Branching is both simple and complex. For many, it is challenging to know where to begin. This article hopes to provide a starting point, by highlighting branching concepts, providing reasons for branching, and suggesting an approach to establish a branching and merging strategy.
When establishing a branching and merging strategy and corresponding model, it is important to involve project management since this strategy directly impacts application development. They should be part of the branching strategy decision process, understand the pros and cons to branching, and have knowledge of the effort involved in branching and not branching. This ensures project expectations are set from the beginning.
It is also important to note that the CM tool being used plays a key role in branching and merging. Some CM tools are better at branching and merging than others. It is important to select and use a CM tool that can support the strategy for application development.
What is a ‘branch'? A branch is an isolated instance of an existing development baseline. Within a branching model, the ‘root' development baseline may be known as the ‘trunk' and sometimes referred to as the ‘main branch'. A new branch can be based on the trunk or another branch. When a new branch is created from the trunk or another branch, the trunk or branch is known as the ‘parent' of the new branch.
The items within a branch (whether physical or virtual) are initially identical with the parent. But over time, the items in a branch will evolve and become different to the parent due to the modification, creation, or deletion of the items within the branch.
The reason why the terms ‘branch' and ‘trunk' are used is that they mirror the look of a tree when shown graphically. The figure below illustrates this:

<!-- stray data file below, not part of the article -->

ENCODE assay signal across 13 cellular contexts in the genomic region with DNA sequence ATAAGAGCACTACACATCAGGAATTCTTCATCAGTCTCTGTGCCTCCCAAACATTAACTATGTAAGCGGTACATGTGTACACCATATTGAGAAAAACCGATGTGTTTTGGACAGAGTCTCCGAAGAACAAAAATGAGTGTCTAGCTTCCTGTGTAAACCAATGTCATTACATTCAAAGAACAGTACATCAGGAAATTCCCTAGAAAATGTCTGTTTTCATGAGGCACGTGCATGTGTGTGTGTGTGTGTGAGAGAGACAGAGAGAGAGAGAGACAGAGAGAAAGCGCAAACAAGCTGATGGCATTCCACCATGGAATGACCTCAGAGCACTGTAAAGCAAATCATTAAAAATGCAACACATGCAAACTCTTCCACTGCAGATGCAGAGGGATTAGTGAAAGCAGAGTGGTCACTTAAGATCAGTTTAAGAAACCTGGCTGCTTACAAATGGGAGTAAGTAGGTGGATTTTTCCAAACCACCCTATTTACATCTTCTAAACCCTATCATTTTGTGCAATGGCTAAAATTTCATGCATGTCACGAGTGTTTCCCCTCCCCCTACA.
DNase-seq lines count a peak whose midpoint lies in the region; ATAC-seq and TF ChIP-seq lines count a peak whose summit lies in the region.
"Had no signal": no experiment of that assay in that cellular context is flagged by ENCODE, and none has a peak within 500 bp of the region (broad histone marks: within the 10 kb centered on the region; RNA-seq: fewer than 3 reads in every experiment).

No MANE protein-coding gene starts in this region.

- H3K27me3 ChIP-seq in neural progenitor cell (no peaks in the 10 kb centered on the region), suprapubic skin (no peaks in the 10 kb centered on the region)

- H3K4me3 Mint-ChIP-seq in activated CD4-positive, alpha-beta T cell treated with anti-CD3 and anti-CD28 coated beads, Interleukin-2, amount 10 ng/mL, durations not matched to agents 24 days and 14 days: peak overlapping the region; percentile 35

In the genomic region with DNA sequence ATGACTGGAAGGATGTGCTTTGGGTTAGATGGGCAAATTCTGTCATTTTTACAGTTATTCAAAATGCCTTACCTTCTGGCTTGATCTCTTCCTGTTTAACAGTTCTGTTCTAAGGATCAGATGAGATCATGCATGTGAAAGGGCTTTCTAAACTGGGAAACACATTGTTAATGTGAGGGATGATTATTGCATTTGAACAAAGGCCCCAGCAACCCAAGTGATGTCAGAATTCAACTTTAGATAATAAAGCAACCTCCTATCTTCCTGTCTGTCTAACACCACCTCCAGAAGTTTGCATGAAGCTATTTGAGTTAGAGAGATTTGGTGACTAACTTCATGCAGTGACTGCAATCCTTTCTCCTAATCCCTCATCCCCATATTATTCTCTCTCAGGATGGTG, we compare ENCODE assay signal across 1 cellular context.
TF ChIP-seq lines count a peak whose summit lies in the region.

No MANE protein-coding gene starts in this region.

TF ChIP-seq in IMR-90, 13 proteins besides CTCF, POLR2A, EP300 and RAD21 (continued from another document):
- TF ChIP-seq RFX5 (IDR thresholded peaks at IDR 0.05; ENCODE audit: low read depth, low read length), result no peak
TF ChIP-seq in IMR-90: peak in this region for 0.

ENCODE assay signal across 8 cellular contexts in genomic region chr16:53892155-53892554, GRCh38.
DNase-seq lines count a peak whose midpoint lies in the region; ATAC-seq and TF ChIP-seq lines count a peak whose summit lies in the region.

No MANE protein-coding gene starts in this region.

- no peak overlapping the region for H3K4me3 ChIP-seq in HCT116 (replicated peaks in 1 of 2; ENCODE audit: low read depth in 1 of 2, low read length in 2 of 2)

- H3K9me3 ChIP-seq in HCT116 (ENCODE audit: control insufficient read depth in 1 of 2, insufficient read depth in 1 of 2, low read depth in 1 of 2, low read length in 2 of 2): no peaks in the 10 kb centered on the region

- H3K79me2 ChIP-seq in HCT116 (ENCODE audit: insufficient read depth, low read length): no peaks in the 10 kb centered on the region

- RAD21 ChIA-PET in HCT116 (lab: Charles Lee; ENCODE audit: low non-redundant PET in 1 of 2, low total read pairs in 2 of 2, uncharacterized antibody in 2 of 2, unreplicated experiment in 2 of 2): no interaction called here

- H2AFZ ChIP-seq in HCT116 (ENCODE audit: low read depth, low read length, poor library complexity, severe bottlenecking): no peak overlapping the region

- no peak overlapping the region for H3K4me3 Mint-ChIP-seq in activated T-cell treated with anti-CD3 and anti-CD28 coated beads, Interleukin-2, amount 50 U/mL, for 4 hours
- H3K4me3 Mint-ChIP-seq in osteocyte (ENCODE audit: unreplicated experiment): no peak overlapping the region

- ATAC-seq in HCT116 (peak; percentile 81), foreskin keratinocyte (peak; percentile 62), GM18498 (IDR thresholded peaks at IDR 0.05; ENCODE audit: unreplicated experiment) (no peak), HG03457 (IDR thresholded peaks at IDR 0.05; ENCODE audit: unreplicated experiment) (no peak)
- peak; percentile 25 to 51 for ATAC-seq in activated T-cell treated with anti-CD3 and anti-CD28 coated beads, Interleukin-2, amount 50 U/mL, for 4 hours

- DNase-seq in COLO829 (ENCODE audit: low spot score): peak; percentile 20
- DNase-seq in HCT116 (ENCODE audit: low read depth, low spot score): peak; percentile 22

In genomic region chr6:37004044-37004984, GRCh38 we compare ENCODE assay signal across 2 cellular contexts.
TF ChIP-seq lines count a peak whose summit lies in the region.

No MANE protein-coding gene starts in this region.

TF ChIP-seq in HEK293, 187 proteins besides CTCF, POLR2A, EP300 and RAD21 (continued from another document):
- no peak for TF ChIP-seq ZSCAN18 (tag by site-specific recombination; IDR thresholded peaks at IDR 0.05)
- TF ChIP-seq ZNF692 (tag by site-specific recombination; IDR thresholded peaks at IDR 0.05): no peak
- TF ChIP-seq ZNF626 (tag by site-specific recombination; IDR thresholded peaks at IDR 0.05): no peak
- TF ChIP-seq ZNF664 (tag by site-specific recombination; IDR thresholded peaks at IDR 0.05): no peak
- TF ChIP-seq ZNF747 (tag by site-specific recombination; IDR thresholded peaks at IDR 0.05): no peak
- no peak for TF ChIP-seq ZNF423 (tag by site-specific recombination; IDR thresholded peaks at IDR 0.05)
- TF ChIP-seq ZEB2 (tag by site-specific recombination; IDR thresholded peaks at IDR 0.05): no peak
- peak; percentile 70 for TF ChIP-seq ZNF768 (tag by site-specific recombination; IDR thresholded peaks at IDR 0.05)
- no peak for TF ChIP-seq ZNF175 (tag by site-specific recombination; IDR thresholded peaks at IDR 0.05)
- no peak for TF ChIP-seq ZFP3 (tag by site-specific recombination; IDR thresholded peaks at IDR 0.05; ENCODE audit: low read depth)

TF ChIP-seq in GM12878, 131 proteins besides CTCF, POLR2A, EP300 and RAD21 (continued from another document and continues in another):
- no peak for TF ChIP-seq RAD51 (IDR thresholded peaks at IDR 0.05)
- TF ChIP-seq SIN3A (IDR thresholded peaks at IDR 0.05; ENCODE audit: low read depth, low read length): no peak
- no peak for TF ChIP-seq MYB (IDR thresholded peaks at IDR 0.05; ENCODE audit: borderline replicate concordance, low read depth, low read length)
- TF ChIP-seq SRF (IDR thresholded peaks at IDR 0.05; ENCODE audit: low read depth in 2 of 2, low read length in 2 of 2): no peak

Each branch should have a unique name (e.g., ‘Branch A.1') to differentiate it from other branches. The overall branch path should include the trunk name, any parent branch name(s), and the unique branch name (e.g., ‘/Trunk/Branch A/Branch A.1') for clear identification. This not only uniquely identifies the branch, but provides the ancestry of the branch back to the trunk. This information will be beneficial in understanding the relationship amongst branches particularly when items within a branch are to merge with items from another ancestor branch.
What is a ‘merge'? A merge is an action that combines an item on one branch with the same named item that resides on another branch. In order for the merge to occur properly, the branches in which the items live, must have a common ancestor. For example, foo.c resides on Branch A.1 and has been modified. The same foo.c file also resides in Branch A, and has also been modified. Because both versions reside on branches with the same ancestor (in this case, Branch A is the parent branch for Branch A.1), then merging may occur.
What is a ‘label'? A label is a tag that affixes itself to specific versions of items within a branch. A branch by itself is generally dynamic meaning that items can change within it. Applying a label to the items within a branch provides a static identification of the baseline at a point in time. Typically, labels are placed on items within a branch that represents a milestone however small. This may include a successfully completed engineering integration build, a package for test, or release deliverables targeted for production.
Reasons for Branching
Should you Branch? In a nutshell, the primary reason to branch is if concurrent or parallel development must occur. This is described as the need to perform two or more isolated lines of development on the same baseline of code but for different purposes.
If there is a need for branching, a project release branch may be used